By David Njagi
In a move seen to coincide with the UN’s latest push for private sector involvement in Africa’s green agenda, some USD 153 million are lined up to support the continent’s reach for innovative technologies that mitigate the effects of climate change.
Through private equity, the International Finance Corporation (IFC) has pledged USD 75 million while the UK government has approved USD 78.5 million from the UK’s International Climate Fund to boost Africa’s efforts in environmental conservation.
Announcing the new stream of funding mid February, officials from IFC’s Climate Catalyst Fund said the institution has partnered with the UK government to inject capital into African firms that have an inclination towards delivering low emission products and services.
Branded as the Climate Public-Private Partnership (CP3), the initiative is expected to work with veteran as well as budding private equity fund managers to develop technologies that are particularly focused on renewable energy, according to Lars Thunnel, IFC executive vice president.
“The growing trend by governments to bring back protectionism due to the shocks of global recessions has also made us to innovatively engage the private sector in Africa because climate change affects us all,” says Thunnel.
Experts from the UN are seen to support venture capital in pulling Africa from the grip of climate change, although they insist on development of smart government policies.
While marking the Africa launch of the United Nations 2012 International Year of Sustainable Energy for All at UNEP headquarters in Nairobi, (Tuesday), experts said investment in Africa will be key in doubling the rate of improvement in energy efficiency by 2030.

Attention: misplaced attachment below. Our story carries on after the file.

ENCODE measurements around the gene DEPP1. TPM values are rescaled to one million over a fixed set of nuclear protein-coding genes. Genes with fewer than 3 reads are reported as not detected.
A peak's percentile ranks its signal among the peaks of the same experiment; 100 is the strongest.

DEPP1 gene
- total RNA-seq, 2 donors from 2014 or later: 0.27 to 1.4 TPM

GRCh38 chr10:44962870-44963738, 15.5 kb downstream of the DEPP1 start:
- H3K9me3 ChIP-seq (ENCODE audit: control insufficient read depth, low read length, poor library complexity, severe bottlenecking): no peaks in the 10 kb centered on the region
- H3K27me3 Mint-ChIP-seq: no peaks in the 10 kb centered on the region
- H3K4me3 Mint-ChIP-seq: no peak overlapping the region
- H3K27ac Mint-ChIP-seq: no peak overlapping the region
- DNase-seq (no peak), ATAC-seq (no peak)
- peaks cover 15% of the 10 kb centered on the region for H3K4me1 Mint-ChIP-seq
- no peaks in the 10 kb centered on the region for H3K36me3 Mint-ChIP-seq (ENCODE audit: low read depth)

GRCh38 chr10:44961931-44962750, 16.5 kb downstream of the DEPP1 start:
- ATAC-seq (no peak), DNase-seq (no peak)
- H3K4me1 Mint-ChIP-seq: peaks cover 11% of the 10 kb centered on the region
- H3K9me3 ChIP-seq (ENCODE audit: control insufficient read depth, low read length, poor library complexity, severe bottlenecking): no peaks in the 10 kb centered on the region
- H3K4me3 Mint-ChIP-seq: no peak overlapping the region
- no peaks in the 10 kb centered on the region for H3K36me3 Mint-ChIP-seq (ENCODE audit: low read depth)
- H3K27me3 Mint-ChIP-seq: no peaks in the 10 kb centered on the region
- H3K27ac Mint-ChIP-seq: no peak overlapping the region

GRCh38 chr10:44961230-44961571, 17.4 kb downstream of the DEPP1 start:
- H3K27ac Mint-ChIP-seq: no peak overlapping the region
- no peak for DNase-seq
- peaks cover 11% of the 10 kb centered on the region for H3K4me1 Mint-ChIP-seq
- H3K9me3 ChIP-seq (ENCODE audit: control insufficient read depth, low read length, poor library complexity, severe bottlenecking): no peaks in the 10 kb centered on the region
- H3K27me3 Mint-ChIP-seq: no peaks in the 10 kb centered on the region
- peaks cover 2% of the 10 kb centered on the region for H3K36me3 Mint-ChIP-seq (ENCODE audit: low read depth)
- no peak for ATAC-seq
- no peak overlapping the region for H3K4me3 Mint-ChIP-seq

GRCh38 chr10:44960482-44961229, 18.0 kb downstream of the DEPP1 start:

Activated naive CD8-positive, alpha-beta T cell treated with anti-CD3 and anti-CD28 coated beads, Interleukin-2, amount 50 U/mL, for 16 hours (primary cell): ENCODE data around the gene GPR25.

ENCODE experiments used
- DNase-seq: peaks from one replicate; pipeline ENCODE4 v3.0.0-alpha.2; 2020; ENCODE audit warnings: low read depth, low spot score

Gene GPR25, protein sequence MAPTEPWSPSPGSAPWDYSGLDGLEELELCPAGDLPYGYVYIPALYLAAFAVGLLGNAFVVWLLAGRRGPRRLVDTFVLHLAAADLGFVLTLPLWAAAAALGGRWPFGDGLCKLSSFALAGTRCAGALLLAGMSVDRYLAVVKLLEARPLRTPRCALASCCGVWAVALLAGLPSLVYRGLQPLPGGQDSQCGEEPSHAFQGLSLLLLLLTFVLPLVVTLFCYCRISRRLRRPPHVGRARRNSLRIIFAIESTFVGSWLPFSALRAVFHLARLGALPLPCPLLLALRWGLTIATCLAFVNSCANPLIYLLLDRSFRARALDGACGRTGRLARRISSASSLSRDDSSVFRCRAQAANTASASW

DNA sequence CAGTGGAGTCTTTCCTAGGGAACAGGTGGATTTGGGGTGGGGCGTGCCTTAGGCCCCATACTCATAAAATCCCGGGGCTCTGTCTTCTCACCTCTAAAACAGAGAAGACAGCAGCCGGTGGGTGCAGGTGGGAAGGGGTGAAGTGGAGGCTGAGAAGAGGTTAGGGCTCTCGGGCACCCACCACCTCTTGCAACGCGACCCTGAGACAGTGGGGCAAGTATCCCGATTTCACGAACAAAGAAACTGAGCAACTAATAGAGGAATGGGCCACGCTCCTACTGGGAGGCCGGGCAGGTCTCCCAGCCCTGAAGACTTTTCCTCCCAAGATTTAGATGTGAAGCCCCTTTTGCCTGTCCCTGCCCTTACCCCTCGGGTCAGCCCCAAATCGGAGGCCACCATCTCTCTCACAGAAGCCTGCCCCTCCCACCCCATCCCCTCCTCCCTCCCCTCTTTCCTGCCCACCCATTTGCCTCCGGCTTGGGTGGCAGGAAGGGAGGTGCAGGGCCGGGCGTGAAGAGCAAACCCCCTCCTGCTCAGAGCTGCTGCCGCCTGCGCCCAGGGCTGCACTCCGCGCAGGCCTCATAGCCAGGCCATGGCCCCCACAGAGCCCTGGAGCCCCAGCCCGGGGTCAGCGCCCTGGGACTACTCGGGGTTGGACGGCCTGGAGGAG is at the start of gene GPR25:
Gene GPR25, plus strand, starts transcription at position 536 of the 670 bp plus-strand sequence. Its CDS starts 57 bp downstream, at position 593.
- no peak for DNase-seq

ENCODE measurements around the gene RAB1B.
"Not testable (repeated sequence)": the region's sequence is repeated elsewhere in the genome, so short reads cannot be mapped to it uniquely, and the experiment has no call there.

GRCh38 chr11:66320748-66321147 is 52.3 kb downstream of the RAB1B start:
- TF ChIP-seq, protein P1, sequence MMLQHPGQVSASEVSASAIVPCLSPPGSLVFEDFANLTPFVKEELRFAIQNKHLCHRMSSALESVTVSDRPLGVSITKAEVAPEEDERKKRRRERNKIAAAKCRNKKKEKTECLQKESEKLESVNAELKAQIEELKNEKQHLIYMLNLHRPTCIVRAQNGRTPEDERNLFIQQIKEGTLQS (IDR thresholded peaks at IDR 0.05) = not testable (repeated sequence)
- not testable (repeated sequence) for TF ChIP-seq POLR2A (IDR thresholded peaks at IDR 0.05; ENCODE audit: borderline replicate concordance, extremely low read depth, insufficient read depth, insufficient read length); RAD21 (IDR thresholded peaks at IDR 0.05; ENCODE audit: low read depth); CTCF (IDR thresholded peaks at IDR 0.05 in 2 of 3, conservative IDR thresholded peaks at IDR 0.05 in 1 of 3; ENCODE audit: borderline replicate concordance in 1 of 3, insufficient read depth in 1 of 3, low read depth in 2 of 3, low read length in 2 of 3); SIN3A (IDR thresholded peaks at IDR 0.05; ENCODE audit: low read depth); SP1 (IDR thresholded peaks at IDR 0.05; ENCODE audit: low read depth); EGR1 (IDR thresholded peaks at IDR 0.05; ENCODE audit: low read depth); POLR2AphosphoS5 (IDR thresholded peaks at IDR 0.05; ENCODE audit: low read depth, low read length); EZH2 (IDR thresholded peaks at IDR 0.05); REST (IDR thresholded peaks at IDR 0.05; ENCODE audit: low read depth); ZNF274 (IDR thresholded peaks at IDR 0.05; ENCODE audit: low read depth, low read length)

Details of how the private sector can stimulate growth in Africa are captured in a report released on the same day Financing Renewable Energy in Developing Countries: Drivers and Barriers for Private Finance in sub-Saharan Africa.
It outlines the importance of Africa’s renewable resources, with Kenya Cape Verde, Madagascar, Sudan and Chad, being of strategic significance.
Officials from the African Development Bank Group hinted about the possibility of working with the (CP3), although this would be on a synergy basis.
The Global Environment Fund (GEF) has also announced interest in private equity focusing on sustainable forestry within East, South, and some countries in West Africa.
Kenya’s Ministry of Environment and Mineral Resources (MEMR) confirms that about USD 209 million earmarked for the GEF Africa Sustainable Forestry Fund which targets sub-Saharan Africa countries has been pooled.
“We are now waiting for the final transactions from the GEF as we sort out the private equity firms we are going to work with through this facility,” says MEMR permanent secretary, Ali D. Mohamed.
Presently, some 38 institutions, mostly from the private sector, are all involved in energy infrastructure finance in developing countries, according to UNEP.